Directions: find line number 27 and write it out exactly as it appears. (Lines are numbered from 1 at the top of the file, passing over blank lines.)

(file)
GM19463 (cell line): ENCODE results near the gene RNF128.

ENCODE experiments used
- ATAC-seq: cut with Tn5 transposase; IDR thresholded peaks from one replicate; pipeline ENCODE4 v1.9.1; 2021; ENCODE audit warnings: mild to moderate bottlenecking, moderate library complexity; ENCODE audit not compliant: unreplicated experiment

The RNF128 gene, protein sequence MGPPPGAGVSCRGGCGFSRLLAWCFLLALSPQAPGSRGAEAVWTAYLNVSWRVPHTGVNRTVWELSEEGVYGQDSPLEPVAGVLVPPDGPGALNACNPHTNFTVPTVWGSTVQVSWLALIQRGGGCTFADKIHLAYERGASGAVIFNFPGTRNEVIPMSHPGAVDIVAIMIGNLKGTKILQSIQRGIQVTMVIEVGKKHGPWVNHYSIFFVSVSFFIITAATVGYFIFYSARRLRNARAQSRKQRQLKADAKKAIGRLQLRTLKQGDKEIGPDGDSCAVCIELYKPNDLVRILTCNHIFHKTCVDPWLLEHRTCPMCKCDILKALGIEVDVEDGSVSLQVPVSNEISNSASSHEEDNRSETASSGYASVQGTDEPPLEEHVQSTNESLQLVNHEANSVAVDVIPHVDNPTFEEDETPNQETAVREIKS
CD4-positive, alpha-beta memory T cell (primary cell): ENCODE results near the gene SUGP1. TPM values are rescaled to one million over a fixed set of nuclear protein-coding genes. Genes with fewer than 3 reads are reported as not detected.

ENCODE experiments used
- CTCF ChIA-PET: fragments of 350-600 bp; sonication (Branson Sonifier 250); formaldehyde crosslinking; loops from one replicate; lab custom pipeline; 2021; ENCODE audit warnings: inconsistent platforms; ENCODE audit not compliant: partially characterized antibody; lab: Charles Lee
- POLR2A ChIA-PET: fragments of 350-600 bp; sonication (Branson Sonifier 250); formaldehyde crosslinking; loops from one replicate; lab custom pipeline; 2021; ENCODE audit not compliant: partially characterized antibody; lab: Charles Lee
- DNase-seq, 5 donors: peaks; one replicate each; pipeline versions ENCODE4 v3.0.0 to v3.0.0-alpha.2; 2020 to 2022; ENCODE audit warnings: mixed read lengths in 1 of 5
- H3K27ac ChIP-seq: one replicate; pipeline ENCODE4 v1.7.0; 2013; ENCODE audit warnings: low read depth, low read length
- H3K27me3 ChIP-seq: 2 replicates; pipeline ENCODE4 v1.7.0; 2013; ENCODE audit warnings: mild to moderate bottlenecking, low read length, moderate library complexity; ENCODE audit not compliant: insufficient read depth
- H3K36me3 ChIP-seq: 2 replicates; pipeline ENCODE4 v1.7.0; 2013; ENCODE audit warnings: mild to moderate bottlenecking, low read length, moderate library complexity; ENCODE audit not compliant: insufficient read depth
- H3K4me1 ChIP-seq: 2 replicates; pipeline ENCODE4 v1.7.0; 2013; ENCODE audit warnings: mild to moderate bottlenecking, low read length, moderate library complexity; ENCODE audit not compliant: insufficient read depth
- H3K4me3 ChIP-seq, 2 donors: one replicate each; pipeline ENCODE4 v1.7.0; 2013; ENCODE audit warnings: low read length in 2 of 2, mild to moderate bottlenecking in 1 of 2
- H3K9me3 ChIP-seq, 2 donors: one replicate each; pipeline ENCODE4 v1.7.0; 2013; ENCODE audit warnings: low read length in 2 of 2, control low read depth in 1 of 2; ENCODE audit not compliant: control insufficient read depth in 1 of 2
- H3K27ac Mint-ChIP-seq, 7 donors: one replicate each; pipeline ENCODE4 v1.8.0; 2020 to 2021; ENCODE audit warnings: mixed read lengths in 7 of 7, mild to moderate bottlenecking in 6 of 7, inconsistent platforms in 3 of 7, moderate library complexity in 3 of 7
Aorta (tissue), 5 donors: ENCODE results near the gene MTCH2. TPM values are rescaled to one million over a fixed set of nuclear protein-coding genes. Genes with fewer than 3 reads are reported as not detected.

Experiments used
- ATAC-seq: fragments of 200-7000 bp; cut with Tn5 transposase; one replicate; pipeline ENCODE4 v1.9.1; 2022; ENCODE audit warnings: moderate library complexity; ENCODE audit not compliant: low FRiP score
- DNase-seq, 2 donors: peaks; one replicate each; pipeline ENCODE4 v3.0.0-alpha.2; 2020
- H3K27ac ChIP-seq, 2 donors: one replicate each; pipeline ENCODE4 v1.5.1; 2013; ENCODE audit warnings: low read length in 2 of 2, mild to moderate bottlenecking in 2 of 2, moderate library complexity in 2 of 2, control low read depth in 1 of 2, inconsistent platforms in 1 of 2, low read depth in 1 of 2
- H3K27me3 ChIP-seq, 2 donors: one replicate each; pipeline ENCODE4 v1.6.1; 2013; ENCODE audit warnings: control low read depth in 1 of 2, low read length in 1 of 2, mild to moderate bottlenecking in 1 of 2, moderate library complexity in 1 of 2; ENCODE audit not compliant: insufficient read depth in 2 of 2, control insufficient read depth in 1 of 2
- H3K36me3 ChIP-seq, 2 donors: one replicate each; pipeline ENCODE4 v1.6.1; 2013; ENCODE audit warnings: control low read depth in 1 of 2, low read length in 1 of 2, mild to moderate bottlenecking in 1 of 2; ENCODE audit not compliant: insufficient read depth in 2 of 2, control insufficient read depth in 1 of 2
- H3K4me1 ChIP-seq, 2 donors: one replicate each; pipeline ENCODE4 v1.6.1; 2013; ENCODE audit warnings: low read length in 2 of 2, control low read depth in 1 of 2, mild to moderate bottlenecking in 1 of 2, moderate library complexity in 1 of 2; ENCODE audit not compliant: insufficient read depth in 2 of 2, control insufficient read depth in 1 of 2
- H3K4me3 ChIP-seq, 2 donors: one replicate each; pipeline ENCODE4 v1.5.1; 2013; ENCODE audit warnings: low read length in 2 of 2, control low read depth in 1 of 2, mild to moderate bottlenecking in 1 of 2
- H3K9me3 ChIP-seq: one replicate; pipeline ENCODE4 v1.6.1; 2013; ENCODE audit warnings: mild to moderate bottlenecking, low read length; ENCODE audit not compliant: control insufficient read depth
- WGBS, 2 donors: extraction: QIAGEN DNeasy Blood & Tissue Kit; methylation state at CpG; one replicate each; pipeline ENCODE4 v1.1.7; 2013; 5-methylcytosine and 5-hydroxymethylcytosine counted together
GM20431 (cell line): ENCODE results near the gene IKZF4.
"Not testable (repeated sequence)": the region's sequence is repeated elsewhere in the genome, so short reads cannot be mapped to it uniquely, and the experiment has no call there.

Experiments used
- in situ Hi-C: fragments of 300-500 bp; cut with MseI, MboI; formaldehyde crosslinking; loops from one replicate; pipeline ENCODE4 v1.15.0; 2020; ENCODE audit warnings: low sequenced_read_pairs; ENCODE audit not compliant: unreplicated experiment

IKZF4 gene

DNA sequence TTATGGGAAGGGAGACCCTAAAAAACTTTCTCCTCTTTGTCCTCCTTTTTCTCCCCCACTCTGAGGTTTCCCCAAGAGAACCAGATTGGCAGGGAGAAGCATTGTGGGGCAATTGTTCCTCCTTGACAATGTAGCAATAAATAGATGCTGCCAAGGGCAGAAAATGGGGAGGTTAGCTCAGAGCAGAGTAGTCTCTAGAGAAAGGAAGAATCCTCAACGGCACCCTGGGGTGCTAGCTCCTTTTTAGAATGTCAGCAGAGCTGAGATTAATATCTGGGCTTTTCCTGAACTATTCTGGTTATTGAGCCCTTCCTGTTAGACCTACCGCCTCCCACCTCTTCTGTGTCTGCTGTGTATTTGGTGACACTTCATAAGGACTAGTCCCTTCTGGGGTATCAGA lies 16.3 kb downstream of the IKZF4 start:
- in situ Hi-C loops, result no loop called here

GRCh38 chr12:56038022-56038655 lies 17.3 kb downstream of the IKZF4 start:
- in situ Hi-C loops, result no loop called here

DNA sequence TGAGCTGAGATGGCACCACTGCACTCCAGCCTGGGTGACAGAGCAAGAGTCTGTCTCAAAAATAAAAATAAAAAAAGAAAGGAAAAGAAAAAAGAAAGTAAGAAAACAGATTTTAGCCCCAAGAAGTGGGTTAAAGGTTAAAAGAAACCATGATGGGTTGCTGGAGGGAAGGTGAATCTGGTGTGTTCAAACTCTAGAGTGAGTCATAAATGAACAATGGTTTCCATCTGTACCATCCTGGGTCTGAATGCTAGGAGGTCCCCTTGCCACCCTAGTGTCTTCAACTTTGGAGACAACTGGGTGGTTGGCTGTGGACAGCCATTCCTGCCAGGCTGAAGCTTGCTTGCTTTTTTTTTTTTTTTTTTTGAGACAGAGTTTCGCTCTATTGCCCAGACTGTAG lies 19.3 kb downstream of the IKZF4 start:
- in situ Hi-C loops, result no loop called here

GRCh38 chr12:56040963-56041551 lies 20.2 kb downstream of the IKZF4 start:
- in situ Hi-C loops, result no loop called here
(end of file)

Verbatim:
- WGBS, 2 donors: extraction: QIAGEN DNeasy Blood & Tissue Kit; methylation state at CpG; one replicate each; pipeline ENCODE4 v1.1.7; 2013; 5-methylcytosine and 5-hydroxymethylcytosine counted together